When conducting any kind of research that involves the public it is necessary to get it approved by a human research ethics committee(HREC). It is important to have an outside party approve that what you are conducting is ethically sound and will not offend, invade privacy or put anyone in danger. As ethics have always been a subjective topic depending on your personal opinion, what is ‘right’ can be different to someone else. To avoid debate about what may or may not be ethical to some, rules are adopted by organisations to inform their employees and the public about what their ethical standards are. The National Statement on Ethical Conduct in Human Research is the broad guideline which all research projects must comply with in Australia.
Of course when we surround ourselves with negative people, situations or just a negative mindset, the outcome is going to be negative. But have you ever wondered if that person who always posts those miserable status updates on Facebook is actually making you miserable too?. Well turns out you would have been better off deleting Ned from Facebook who loves to tell you how he lost his job and his girlfriend.
In 2014, Facebook conducted a research study on Emotional Manipulation and to prove that emotional contagion exists on Facebook, meaning that if someone’s Facebook newsfeed is primarily negative posts then they will feel sad or negative without the actual physical interaction with people. They carried this out by manipulating peoples newsfeeds to either primarily negative or positive data and found that in fact emotional contagion is very present online. However, they did this without peoples consent and without a HREC approval which is arguably unethical and illegal. But why did they feel they did not need ethical approval?.
They claimed that they did not need a research committee’s approval as the results would not be shared with the public and was for internal use only. At the time, the study was consistent with Facebook’s policies, however the clauses regarding research were only added 4 months after the study was conducted. When considering peoples mental states of mind and how the manipulation might effect them, 6.7% of Americans suffer from clinical depression, so approximately 46,000 of facebooks user base may have been suffering from depression at the same time they were conducting the research. This means that any kind of unusual amount of negativity or something directly coming from the research could have been responsible for a persons safety or the impact it had upon them. It sounds like Facebook knew they had put peoples lives at risk and tried to cover themselves four months later when they had realised and it was much too late. For as large a company as Facebook to get away with such unethical research is an indicator that individuals wellbeing needs to be put well before a companies interest in research.
Instagram as we all know is completely reliant on interpretation. Unlike Facebook which allows users to express lengthy opinions in status updates, Instagram is image-driven which makes it much easier for users to trick/influence their followers into believing and only seeing a certain aspect of their life as they want them to see it. Although you have the ability to write a caption underneath your photo which is limited to 2200 words (entirely reasonable amount to explain a photo), you are not able to write more than 150 words in your ‘bio’ which is what is supposed to tell people about yourself, arguably setting people up to not properly express themselves before they even start posting. Instagram is however and has never claimed to be a forum used for drawn-out conversation or discussion like Facebook can be used for, which is arguably the beauty of Instagram. But, what are the consequences and harms of portraying yourself as someone who you may not be in real life?. Is the more we post on Instagram the more we search for validation through likes and not through our real lives?. As they say “Being famous on Instagram is like being rich in monopoly money” – it’s not real.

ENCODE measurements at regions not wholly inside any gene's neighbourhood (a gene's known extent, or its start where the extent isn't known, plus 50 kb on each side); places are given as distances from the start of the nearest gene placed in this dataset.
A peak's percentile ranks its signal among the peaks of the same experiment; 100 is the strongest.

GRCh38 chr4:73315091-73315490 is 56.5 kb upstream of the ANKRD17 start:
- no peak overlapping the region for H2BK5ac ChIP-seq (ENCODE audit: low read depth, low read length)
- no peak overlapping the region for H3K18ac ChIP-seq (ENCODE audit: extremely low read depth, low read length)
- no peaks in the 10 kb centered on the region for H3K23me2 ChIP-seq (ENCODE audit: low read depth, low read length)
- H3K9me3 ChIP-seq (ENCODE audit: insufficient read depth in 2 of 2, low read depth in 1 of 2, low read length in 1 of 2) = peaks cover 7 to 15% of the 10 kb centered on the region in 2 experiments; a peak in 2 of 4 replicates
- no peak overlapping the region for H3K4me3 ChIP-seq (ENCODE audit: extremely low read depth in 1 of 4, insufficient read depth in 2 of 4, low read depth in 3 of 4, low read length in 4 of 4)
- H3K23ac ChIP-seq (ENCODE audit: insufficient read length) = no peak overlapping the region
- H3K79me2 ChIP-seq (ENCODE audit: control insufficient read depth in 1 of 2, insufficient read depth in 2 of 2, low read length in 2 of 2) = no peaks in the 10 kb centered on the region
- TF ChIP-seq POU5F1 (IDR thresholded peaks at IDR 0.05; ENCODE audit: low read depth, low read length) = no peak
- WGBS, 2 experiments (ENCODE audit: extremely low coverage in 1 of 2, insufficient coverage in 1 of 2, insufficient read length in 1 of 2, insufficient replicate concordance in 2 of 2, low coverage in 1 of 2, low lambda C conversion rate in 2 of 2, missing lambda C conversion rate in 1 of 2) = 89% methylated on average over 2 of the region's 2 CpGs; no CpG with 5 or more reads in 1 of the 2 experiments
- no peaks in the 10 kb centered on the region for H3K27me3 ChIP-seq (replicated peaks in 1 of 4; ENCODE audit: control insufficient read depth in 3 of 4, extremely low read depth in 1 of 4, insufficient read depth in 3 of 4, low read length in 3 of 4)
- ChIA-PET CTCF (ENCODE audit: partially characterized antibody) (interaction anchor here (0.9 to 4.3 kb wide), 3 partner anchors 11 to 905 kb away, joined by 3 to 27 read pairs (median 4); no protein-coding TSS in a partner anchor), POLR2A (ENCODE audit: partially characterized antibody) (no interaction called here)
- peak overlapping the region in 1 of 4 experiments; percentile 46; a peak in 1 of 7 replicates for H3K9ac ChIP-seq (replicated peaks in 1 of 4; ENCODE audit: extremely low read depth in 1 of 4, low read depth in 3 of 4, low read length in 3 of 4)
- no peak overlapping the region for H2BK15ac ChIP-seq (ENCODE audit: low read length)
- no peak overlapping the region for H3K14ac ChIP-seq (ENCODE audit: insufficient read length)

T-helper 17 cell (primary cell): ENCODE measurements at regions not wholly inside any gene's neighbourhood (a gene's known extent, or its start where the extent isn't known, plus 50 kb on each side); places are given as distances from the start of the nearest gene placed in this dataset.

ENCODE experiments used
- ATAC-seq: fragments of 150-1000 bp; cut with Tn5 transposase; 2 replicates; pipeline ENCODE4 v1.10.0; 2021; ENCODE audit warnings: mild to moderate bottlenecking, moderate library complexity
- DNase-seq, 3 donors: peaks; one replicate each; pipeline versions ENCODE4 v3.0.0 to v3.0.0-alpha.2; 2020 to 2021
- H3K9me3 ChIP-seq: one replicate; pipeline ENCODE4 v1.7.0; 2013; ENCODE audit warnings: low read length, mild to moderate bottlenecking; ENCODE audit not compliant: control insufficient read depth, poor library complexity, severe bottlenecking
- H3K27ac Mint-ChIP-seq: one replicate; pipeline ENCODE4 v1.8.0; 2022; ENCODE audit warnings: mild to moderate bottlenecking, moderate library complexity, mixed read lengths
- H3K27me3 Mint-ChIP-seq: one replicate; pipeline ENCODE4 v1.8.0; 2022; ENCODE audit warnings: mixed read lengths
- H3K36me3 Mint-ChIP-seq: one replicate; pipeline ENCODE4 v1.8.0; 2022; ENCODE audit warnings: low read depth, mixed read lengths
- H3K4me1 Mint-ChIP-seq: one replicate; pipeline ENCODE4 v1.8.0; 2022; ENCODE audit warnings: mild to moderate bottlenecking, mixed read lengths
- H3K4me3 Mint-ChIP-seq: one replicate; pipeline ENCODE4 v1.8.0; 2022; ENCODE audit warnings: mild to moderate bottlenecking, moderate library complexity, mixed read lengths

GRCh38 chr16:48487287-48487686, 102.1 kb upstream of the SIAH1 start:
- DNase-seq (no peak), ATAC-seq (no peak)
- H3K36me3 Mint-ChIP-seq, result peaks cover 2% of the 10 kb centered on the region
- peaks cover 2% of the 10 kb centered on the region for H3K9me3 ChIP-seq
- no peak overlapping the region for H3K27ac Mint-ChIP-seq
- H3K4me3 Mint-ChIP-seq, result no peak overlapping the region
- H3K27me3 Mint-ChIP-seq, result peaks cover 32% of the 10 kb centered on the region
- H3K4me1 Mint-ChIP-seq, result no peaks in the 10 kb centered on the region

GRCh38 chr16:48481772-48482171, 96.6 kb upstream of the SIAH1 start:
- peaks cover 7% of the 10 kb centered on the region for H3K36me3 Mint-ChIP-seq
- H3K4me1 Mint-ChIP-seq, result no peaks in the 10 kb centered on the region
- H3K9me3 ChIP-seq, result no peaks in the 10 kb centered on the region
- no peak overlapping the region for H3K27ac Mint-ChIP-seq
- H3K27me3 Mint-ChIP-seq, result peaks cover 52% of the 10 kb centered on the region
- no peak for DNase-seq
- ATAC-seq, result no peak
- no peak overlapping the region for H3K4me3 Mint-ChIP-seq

In a recent article in the New York times titled “Facebook made me do it”, this loop of positive reinforcement through likes on Instagram is analysed. The near immediate approval of what you are doing can become addictive and necessary, it may influence us to post more controversial photos just to see how much the barrier can be pushed and what people respond to. The article compares this kind of activity to such things as graffiti or protests, the world wide scale of who’s going to see what you are doing increases the risks you are willing to take, its described as being ‘performative’. I think this is extremely true and see it in my friends I follow on instagram, businesses, fashion labels, organisations, even I myself am guilty of such things. It is hard not to glamourise the photos you post on your online life, with the options of filters and saturations. What in reality is a photo of a cloudy and cold day can instantly become a hot and sun drenched day just with the application of a filter.
The article references the research of Coye Cheshire, a professor of information sciences at the University of California, Berkeley, who studies how we interact online. He thinks that the act of anonymity online is similar to the feeling that is received when in a crowd, you act more impulsively than you might in person and so do things that you otherwise would not face to face. This is often seen in the example of ‘keyboard warriors’, often just bullies who find their voices much easier and louder online than they would in real life. This article is extremely successful in illustrating what the effects of having an online personality can be and the feelings of encouragement and approval which you may or may not like to admit are hard to ignore.